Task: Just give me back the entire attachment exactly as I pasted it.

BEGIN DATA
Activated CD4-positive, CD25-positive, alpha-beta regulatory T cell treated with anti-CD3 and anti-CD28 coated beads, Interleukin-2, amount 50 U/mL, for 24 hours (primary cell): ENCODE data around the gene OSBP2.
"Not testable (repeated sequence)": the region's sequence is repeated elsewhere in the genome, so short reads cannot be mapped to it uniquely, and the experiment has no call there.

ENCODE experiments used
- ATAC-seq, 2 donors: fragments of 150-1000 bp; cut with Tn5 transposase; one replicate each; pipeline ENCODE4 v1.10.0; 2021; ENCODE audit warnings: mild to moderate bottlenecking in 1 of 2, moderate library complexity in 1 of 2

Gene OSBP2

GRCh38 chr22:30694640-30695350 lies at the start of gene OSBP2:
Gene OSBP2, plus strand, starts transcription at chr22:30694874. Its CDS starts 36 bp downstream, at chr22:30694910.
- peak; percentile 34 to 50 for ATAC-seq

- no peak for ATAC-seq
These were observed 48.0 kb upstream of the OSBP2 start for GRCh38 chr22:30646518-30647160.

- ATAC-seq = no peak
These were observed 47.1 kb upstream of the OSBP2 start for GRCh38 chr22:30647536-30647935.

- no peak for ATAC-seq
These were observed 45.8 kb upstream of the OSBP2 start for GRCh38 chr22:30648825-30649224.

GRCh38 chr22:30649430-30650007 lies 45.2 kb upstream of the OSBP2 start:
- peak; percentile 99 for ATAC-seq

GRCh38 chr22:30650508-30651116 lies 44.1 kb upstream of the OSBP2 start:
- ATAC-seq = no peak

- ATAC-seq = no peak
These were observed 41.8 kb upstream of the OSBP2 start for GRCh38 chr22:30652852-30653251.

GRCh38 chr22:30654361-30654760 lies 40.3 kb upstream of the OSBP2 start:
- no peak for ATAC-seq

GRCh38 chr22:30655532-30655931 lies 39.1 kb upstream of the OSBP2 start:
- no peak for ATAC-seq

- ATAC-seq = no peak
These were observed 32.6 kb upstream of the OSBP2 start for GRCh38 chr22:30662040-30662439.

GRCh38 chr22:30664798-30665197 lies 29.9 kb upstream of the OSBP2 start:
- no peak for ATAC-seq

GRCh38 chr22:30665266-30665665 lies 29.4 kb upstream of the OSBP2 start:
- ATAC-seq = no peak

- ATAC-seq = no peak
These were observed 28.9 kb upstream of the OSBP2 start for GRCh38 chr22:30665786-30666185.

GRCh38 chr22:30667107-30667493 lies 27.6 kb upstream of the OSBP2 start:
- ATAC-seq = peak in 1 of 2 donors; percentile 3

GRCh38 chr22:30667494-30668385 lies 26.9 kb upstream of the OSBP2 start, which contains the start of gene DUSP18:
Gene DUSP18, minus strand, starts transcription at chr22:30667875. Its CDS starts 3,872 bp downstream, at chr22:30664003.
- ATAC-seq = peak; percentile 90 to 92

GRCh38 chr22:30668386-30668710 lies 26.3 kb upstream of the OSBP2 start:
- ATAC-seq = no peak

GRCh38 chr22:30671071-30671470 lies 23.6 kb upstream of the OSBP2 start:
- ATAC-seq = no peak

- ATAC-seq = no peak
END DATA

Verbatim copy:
Activated CD4-positive, CD25-positive, alpha-beta regulatory T cell treated with anti-CD3 and anti-CD28 coated beads, Interleukin-2, amount 50 U/mL, for 24 hours (primary cell): ENCODE data around the gene OSBP2.
"Not testable (repeated sequence)": the region's sequence is repeated elsewhere in the genome, so short reads cannot be mapped to it uniquely, and the experiment has no call there.

ENCODE experiments used
- ATAC-seq, 2 donors: fragments of 150-1000 bp; cut with Tn5 transposase; one replicate each; pipeline ENCODE4 v1.10.0; 2021; ENCODE audit warnings: mild to moderate bottlenecking in 1 of 2, moderate library complexity in 1 of 2

Gene OSBP2

GRCh38 chr22:30694640-30695350 lies at the start of gene OSBP2:
Gene OSBP2, plus strand, starts transcription at chr22:30694874. Its CDS starts 36 bp downstream, at chr22:30694910.
- peak; percentile 34 to 50 for ATAC-seq

- no peak for ATAC-seq
These were observed 48.0 kb upstream of the OSBP2 start for GRCh38 chr22:30646518-30647160.

- ATAC-seq = no peak
These were observed 47.1 kb upstream of the OSBP2 start for GRCh38 chr22:30647536-30647935.

- no peak for ATAC-seq
These were observed 45.8 kb upstream of the OSBP2 start for GRCh38 chr22:30648825-30649224.

GRCh38 chr22:30649430-30650007 lies 45.2 kb upstream of the OSBP2 start:
- peak; percentile 99 for ATAC-seq

GRCh38 chr22:30650508-30651116 lies 44.1 kb upstream of the OSBP2 start:
- ATAC-seq = no peak

- ATAC-seq = no peak
These were observed 41.8 kb upstream of the OSBP2 start for GRCh38 chr22:30652852-30653251.

GRCh38 chr22:30654361-30654760 lies 40.3 kb upstream of the OSBP2 start:
- no peak for ATAC-seq

GRCh38 chr22:30655532-30655931 lies 39.1 kb upstream of the OSBP2 start:
- no peak for ATAC-seq

- ATAC-seq = no peak
These were observed 32.6 kb upstream of the OSBP2 start for GRCh38 chr22:30662040-30662439.

GRCh38 chr22:30664798-30665197 lies 29.9 kb upstream of the OSBP2 start:
- no peak for ATAC-seq

GRCh38 chr22:30665266-30665665 lies 29.4 kb upstream of the OSBP2 start:
- ATAC-seq = no peak

- ATAC-seq = no peak
These were observed 28.9 kb upstream of the OSBP2 start for GRCh38 chr22:30665786-30666185.

GRCh38 chr22:30667107-30667493 lies 27.6 kb upstream of the OSBP2 start:
- ATAC-seq = peak in 1 of 2 donors; percentile 3

GRCh38 chr22:30667494-30668385 lies 26.9 kb upstream of the OSBP2 start, which contains the start of gene DUSP18:
Gene DUSP18, minus strand, starts transcription at chr22:30667875. Its CDS starts 3,872 bp downstream, at chr22:30664003.
- ATAC-seq = peak; percentile 90 to 92

GRCh38 chr22:30668386-30668710 lies 26.3 kb upstream of the OSBP2 start:
- ATAC-seq = no peak

GRCh38 chr22:30671071-30671470 lies 23.6 kb upstream of the OSBP2 start:
- ATAC-seq = no peak

- ATAC-seq = no peak